New voices in theatre can often feel hard to find but Central Goes South at the southwark Playhouse illustrates the variety of creative work that is ahead. The first piece Couplet took rhyming couplets and made spoken word a conversation between three well defined characters. I found myself trying to figure out the rhymes before they were spoken. It finished with me wanting to know what more the writer, Ben Fensome, could do with this form as he illustrated a great ability to use it to his full advantage in both comedic and serious moments. Following this was Know You Well. The backdrop of donating blood was so immediately captivating that it felt easy to want to know the characters. Writer, Charlotte Paradise exploration of vulnerability was unique and relatable. The third piece Serve and Protect by Lynn Evertowski again had an interesting backdrop. The piece was an exploration of good and bad illustrated through a girl meeting the real life Angel and devil that had guided her through her life. The piece was comedic but I was unsure whether something was being said about autonomy or whether this was truly just a look in at the good and bad choices our protagonist had made in her life. Henry and The Betty’s followed this, a piece with particularly good acting. The characters felt real even though the situation at hand was one of a woman who changed bodies every-time she went into the kitchen. The piece was gripping as you waited for each entrance to the kitchen to move the plot and characters along. Again though I wasn’t sure if this was just an interesting form being used or whether the piece was trying to say something about infidelity. Ms Socialshite took us to half way through the first act this piece was both commentary on the internet as well as a performance of internet performed on stage. I thought this piece held a lot of potential for theatre that performs and discusses internet culture. After this we moved into a comedic piece entitled ‘do not say what is it.’ This piece was that lovely level of comedy which hurts no one and is still funny. The audience loved this piece and laughed from start to finish. The actors were incredibly taken with it and fully committed to the ridiculous course of events taking place. Following this was the most serious piece of the first act, Compassion Fatigue by Molly Sweeny which explored the limits of care giving and empathy. I really felt with this piece that we entered into the middle of it and left in the middle of it. I wanted to know what had happened to the character before and after but left not feeling that I didn’t. Finishing the first act was Grey Widow a comedic piece about being a widow, something I questioned going in but actually worked really well. The setting of a confession box quickly changing to that of a husbands funeral and then the sudden realisation that maybe the widow had more to do with their husbands death than they were letting on kept the pace and the audience engaged. All in all the piece in the first act showed great ideas that often suffered from lack of time which only tells the theatre world that what new writers need is to be given more time, something I hope we can give them.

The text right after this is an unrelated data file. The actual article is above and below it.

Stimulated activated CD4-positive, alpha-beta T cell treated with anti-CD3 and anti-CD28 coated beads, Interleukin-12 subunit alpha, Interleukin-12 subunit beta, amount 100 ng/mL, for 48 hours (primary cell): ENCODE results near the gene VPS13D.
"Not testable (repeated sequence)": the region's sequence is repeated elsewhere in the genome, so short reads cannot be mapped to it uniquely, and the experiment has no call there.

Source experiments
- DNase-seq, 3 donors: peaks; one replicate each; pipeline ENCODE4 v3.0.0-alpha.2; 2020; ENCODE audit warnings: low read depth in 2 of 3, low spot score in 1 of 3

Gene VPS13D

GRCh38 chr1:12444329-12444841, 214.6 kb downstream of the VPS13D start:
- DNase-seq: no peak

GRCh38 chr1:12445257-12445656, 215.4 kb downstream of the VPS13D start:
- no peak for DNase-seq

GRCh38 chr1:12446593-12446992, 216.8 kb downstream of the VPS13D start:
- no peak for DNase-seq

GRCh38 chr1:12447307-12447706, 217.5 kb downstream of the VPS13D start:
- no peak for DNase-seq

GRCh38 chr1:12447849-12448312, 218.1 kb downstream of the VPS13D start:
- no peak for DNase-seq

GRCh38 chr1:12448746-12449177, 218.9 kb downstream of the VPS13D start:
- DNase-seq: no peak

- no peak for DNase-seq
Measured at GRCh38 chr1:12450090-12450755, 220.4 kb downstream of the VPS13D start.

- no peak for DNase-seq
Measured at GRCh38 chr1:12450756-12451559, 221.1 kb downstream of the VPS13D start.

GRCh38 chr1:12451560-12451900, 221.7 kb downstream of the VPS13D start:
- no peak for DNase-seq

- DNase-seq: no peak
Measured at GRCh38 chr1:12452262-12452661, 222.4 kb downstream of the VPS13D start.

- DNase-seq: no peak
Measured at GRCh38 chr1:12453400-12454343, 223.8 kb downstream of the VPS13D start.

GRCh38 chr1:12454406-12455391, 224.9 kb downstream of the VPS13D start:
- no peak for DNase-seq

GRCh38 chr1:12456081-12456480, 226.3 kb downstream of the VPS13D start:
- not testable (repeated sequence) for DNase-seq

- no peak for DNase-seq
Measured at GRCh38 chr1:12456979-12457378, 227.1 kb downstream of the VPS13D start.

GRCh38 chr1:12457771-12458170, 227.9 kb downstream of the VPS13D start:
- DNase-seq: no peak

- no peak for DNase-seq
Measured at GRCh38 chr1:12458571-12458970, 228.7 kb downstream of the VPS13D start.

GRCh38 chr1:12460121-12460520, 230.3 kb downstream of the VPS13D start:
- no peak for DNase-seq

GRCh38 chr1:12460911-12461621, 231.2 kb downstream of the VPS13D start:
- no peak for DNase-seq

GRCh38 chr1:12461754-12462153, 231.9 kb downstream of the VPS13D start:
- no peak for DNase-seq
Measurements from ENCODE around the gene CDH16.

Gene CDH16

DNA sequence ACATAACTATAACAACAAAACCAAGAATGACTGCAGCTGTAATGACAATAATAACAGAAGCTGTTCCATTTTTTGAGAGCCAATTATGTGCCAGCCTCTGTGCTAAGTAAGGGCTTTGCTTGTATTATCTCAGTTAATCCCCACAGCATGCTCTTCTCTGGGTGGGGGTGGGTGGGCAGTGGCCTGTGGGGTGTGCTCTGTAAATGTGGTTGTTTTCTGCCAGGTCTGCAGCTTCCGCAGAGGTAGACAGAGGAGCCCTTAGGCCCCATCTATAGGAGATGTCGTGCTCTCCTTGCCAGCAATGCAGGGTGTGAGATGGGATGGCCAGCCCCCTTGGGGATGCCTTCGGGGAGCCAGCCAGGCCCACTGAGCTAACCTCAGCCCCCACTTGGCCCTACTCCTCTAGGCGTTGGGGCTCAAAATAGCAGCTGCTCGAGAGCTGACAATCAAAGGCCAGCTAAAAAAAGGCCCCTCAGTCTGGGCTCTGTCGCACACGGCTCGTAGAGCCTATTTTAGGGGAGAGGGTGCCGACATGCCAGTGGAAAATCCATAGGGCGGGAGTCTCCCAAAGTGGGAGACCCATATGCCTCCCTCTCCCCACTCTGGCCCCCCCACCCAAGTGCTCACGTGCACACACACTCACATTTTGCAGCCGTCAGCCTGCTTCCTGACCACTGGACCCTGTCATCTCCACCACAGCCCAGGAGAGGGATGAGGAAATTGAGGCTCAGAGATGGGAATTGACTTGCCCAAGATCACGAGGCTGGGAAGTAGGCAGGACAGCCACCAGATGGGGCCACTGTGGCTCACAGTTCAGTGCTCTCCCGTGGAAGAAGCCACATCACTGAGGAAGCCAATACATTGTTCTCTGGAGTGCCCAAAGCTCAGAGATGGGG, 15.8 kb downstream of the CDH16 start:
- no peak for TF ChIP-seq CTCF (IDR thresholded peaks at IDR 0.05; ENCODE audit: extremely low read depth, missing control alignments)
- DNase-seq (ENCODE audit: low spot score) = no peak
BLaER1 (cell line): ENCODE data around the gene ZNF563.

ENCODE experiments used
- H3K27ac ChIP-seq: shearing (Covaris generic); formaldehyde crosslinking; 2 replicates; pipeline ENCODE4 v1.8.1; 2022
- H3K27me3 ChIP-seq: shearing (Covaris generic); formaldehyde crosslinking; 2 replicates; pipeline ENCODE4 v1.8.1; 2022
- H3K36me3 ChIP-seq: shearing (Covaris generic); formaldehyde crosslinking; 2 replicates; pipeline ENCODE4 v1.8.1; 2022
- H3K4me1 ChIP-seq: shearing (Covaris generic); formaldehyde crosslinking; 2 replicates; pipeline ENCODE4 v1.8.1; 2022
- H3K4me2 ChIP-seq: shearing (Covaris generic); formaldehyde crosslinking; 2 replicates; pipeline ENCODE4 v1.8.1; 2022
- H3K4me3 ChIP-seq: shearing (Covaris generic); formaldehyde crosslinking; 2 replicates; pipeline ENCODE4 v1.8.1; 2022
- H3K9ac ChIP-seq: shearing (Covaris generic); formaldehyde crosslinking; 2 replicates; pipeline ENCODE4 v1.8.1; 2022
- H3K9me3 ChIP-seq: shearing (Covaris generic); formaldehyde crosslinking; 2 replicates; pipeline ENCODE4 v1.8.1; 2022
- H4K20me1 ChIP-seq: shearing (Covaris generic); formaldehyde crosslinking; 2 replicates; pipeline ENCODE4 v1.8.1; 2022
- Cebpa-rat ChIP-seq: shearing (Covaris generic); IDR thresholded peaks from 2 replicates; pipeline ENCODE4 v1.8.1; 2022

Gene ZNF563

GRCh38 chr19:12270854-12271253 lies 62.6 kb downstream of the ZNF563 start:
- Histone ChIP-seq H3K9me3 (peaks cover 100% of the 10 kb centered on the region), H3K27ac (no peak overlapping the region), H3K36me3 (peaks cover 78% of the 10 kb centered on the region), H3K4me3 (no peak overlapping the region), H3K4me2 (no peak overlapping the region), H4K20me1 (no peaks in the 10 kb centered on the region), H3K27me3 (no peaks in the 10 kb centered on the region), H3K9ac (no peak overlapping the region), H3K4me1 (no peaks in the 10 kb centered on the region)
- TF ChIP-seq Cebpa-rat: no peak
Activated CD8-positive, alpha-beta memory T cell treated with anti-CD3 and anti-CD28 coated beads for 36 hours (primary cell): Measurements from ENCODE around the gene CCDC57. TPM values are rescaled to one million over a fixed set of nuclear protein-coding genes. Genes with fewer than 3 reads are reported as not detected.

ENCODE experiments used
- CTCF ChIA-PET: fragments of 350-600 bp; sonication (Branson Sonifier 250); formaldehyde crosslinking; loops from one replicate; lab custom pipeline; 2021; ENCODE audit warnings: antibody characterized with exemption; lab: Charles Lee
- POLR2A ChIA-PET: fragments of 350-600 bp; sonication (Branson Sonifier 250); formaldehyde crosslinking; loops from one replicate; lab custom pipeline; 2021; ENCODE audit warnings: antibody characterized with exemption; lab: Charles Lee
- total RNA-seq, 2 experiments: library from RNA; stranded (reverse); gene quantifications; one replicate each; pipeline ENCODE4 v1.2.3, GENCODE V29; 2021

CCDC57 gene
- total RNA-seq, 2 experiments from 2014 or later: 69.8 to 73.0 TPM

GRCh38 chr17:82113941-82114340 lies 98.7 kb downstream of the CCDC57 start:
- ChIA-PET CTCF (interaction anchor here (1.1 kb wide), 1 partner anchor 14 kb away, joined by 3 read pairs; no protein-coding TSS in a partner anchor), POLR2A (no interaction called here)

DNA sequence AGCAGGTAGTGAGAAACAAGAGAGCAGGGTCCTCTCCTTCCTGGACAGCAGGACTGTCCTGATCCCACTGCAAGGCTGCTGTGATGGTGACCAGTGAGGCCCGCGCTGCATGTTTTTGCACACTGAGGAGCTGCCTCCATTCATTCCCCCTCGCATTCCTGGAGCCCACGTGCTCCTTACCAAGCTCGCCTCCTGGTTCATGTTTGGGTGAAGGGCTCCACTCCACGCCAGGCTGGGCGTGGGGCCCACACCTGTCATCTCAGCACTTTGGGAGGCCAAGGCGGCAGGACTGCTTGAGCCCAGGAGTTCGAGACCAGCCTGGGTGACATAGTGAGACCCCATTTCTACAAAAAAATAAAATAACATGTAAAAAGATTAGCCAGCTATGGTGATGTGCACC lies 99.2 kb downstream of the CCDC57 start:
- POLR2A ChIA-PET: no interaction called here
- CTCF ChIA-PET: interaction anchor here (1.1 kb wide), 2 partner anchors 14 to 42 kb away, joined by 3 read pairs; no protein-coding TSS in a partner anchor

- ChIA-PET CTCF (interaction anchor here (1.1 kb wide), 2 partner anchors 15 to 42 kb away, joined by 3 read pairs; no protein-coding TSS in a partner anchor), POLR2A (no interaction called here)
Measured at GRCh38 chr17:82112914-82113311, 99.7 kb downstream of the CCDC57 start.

‘Splinter’ is a snapshot of a life when an important part of their life leaves. A patchwork of scenes in a cleverly jumbled timeline which leaves doesn’t reveal the loss until the end. Throughout, the audience know she stands to lose either her boyfriend or her best friend, and it’s only as the plot unfolds that we realise who.